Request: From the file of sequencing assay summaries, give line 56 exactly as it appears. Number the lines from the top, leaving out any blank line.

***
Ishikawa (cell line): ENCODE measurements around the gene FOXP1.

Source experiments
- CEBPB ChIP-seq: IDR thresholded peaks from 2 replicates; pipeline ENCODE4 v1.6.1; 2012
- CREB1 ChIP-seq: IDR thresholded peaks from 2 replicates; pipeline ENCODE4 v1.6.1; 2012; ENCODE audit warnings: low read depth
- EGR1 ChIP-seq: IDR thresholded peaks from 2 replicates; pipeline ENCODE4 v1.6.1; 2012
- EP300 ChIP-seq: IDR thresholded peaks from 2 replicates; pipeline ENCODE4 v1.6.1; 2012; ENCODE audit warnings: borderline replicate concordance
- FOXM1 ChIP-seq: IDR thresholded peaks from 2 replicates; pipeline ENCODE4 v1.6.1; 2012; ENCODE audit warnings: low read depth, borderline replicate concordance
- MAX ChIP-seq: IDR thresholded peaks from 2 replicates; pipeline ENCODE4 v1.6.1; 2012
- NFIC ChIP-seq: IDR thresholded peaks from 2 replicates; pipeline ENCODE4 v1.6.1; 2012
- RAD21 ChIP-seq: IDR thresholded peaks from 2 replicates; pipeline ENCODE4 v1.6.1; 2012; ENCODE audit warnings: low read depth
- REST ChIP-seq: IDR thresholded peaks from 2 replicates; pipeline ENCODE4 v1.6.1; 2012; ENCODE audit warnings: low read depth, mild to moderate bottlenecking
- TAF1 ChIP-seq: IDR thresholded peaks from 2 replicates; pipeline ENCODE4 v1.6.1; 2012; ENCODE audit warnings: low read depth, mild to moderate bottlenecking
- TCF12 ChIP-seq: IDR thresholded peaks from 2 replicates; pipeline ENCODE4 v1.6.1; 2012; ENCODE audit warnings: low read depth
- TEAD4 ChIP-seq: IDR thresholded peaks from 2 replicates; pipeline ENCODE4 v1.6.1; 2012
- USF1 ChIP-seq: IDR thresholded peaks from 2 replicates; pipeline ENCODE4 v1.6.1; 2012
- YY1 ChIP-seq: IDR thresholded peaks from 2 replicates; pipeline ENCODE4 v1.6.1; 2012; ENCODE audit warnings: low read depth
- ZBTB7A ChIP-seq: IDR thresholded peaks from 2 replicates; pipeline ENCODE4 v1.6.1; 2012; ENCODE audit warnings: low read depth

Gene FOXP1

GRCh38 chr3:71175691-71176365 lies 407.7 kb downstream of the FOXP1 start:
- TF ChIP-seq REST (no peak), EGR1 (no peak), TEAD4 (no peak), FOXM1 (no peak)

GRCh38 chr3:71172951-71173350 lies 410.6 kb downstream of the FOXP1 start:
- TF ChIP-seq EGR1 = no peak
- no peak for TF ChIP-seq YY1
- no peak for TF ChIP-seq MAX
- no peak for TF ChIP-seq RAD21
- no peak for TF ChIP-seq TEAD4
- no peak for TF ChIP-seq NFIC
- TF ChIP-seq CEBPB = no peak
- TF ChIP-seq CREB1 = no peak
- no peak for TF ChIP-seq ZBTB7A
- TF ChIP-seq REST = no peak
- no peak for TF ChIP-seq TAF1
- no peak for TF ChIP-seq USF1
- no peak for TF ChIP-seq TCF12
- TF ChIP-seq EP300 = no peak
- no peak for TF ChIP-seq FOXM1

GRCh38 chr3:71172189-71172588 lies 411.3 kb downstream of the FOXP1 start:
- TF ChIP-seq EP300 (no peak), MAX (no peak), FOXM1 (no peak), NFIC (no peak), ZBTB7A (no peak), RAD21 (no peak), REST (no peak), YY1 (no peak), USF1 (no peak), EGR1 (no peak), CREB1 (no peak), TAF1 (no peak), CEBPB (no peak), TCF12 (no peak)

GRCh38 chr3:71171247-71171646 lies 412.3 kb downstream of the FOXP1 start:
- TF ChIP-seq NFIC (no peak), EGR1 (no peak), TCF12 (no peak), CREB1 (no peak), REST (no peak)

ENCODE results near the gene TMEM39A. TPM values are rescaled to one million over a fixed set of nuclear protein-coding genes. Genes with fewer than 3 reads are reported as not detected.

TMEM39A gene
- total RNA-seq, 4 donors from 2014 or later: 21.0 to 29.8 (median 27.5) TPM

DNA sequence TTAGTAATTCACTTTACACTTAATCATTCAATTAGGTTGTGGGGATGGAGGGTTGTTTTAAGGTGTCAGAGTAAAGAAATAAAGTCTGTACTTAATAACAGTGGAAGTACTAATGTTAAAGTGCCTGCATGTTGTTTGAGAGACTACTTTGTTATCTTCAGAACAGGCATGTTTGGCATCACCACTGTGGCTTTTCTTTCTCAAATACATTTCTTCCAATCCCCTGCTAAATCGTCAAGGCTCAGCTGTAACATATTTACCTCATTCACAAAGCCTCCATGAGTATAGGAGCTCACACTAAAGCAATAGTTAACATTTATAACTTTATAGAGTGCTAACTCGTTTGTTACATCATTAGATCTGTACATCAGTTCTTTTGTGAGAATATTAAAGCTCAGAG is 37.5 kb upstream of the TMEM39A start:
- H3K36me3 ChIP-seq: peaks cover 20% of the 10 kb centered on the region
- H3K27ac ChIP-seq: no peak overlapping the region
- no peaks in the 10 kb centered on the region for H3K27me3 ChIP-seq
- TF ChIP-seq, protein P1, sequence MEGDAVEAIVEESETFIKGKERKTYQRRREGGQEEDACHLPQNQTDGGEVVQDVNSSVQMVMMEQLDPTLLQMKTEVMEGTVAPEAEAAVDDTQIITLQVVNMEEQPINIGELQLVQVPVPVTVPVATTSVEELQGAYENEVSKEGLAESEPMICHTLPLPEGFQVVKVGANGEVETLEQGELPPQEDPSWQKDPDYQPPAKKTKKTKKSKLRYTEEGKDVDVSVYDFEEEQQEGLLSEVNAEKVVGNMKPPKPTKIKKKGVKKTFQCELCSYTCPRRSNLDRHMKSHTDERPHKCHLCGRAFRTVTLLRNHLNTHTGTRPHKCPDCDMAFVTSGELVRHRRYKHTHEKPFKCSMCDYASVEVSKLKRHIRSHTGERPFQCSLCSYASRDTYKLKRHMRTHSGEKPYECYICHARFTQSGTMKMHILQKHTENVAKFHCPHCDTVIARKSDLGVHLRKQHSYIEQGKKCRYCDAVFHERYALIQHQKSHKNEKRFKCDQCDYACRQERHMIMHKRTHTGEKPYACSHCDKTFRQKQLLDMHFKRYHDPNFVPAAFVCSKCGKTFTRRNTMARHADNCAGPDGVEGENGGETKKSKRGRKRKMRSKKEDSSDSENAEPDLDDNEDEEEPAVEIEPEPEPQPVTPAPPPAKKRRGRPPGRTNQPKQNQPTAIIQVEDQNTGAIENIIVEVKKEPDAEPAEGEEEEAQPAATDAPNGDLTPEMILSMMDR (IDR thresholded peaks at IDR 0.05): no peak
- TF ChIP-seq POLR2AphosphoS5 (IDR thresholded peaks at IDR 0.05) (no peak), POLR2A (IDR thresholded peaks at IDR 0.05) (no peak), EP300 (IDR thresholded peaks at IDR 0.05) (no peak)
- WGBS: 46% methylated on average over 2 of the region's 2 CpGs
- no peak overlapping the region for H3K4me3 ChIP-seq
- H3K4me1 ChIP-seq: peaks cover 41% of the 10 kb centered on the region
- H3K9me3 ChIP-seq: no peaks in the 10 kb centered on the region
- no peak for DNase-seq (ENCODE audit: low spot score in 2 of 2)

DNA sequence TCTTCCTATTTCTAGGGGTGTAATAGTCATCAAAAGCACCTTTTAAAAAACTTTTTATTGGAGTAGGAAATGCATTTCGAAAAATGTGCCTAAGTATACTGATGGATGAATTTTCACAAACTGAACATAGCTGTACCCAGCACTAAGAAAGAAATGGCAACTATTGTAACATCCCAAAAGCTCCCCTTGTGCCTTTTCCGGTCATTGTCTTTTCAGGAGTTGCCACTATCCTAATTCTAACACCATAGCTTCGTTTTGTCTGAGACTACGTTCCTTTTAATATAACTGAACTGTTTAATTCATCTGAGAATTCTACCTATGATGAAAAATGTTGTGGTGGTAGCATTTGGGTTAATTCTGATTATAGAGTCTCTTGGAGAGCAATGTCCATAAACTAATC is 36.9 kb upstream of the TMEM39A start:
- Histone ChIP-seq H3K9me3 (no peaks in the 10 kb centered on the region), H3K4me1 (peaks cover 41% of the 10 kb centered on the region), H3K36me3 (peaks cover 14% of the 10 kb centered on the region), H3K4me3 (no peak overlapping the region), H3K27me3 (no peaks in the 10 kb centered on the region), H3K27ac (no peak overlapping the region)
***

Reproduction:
- Histone ChIP-seq H3K9me3 (no peaks in the 10 kb centered on the region), H3K4me1 (peaks cover 41% of the 10 kb centered on the region), H3K36me3 (peaks cover 14% of the 10 kb centered on the region), H3K4me3 (no peak overlapping the region), H3K27me3 (no peaks in the 10 kb centered on the region), H3K27ac (no peak overlapping the region)